Semantics of the Barwise sentence: insights from expressiveness, complexity and inference

Abstract

In this paper, we study natural language constructions which were first examined by Barwise: The richer the country, the more powerful some of its officials. Guided by Barwise’s observations, we suggest that conceivable interpretations of such constructions express the existence of various similarities between partial orders such as homomorphism or embedding (strong readings). Semantically, we interpret the constructions as polyadic generalized quantifiers restricted to finite models (similarity quantifiers). We extend the results obtained by Barwise by showing that similarity quantifiers are not expressible in elementary logic over finite models. We also investigate whether the proposed readings are sound from the cognitive perspective. We prove that almost all similarity quantifiers are intractable. This leads us to first-order variants (weak readings), which only approximate the strong readings, but are cognitively more plausible. Driven by the question of ambiguity, we recall Barwise’s argumentation in favour of strong readings, enriching it with some arguments of our own. Given that Barwise-like sentences are indeed ambiguous, we use a generalized Strong Meaning Hypothesis to derive predictions for their verification. Finally, we propose a hypothesis according to which conflicting pressures of communication and cognition might give rise to an ambiguous construction, provided that different semantic variants of the construction withstand different pressures involved in its usage.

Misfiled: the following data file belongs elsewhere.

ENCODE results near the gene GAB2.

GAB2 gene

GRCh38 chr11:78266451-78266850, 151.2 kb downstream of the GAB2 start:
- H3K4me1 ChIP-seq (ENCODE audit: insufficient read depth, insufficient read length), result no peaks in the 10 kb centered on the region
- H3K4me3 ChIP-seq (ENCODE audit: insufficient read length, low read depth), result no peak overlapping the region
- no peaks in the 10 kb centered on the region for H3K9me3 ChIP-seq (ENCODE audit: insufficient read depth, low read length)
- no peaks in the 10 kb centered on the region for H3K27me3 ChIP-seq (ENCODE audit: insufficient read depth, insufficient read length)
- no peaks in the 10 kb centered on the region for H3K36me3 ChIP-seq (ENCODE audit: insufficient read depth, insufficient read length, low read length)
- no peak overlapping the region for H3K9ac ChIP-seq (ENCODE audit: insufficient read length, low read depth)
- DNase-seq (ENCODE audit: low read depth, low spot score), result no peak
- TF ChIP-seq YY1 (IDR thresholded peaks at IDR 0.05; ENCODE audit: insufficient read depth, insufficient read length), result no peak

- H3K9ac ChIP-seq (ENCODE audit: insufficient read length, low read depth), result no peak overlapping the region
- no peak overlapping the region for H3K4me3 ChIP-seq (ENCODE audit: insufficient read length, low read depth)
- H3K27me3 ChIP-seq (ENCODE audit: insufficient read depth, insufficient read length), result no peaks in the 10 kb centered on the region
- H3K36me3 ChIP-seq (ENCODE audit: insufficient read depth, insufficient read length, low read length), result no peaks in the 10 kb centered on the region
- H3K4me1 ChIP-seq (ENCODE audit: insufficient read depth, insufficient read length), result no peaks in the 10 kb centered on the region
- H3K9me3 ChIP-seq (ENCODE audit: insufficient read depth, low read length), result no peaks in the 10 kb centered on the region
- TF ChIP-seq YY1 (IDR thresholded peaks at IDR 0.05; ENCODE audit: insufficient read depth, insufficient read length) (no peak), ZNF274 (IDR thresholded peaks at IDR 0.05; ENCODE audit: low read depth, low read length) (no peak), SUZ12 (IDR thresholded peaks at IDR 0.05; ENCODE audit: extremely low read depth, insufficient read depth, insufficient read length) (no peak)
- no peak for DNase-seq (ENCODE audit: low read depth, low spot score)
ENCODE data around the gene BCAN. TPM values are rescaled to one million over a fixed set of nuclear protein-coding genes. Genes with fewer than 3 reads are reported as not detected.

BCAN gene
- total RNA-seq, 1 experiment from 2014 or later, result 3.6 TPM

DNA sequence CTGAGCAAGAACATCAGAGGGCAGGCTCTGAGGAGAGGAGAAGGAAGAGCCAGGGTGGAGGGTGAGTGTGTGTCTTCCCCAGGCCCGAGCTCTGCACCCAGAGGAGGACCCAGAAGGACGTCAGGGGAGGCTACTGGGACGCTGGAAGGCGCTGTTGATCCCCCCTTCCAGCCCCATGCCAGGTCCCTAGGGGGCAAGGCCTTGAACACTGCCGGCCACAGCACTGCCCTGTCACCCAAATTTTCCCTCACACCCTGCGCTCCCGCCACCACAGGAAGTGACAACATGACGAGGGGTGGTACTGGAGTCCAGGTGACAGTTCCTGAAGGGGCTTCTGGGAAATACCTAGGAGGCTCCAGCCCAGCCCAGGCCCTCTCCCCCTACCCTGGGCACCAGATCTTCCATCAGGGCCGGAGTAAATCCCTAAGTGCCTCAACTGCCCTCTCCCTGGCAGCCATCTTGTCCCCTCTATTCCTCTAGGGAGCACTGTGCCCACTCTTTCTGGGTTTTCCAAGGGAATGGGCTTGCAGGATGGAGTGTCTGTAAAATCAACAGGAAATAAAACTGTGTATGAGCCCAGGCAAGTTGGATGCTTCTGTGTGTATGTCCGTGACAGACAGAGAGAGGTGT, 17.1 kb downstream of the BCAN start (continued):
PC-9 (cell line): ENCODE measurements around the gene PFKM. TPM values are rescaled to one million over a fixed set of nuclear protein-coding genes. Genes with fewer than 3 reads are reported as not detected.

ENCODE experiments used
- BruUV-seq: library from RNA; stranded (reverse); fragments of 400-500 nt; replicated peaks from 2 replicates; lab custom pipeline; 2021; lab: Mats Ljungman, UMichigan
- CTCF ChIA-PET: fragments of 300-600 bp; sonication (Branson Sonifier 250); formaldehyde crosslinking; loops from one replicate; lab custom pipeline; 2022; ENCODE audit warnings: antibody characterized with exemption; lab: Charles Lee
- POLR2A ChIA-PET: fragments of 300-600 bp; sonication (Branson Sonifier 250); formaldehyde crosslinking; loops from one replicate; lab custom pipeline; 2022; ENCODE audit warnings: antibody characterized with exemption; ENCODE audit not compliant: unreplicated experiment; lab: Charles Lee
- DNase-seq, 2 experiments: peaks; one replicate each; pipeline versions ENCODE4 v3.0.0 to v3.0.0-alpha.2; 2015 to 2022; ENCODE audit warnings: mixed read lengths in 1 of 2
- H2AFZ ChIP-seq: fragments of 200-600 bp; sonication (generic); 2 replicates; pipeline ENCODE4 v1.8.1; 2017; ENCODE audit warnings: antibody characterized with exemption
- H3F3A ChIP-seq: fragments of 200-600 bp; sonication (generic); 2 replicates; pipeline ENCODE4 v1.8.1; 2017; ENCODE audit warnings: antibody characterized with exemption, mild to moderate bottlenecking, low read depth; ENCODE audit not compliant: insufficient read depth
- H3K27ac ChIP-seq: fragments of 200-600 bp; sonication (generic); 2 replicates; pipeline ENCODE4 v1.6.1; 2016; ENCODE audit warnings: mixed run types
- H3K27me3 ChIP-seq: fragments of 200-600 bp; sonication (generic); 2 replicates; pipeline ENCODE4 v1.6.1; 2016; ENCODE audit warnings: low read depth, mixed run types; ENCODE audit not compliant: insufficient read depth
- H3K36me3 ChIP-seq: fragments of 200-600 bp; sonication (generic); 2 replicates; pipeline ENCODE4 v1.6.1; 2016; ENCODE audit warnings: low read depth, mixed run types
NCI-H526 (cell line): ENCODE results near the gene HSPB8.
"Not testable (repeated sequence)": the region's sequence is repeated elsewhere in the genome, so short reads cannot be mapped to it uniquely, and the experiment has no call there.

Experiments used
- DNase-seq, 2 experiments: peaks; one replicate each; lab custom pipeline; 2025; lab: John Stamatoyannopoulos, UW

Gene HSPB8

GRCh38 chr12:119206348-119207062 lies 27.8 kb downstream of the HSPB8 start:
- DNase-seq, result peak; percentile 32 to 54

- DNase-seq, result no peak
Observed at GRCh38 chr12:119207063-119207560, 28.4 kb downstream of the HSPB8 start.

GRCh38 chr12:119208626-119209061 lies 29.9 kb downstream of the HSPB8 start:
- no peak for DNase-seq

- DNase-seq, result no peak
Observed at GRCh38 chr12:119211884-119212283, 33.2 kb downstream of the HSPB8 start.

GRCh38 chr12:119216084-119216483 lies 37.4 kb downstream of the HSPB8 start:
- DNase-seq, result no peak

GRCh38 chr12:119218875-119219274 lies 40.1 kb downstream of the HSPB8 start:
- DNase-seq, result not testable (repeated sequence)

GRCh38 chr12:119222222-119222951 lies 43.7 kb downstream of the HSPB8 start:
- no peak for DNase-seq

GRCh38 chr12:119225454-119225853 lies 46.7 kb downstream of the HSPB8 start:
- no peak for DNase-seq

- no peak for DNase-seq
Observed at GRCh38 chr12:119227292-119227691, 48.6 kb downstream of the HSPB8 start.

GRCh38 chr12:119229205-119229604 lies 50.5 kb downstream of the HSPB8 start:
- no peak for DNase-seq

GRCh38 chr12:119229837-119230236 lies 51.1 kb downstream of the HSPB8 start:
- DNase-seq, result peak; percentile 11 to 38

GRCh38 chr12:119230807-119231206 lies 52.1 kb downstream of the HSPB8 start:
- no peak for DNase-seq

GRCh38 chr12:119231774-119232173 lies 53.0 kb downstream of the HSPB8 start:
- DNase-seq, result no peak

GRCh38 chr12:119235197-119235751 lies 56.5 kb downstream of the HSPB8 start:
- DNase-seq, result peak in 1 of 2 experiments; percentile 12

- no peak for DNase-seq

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Correspondence to Dariusz Kalociński.

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Kalociński, D., Godziszewski, M.T. Semantics of the Barwise sentence: insights from expressiveness, complexity and inference. Linguist and Philos 41, 423–455 (2018). https://doi.org/10.1007/s10988-018-9231-5

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Keywords

  • Homomorphism
  • Embedding
  • Computational complexity
  • Partial order
  • Polyadic quantification
  • Expressiveness
  • Strong Meaning Hypothesis
  • Ambiguity
  • Tractable cognition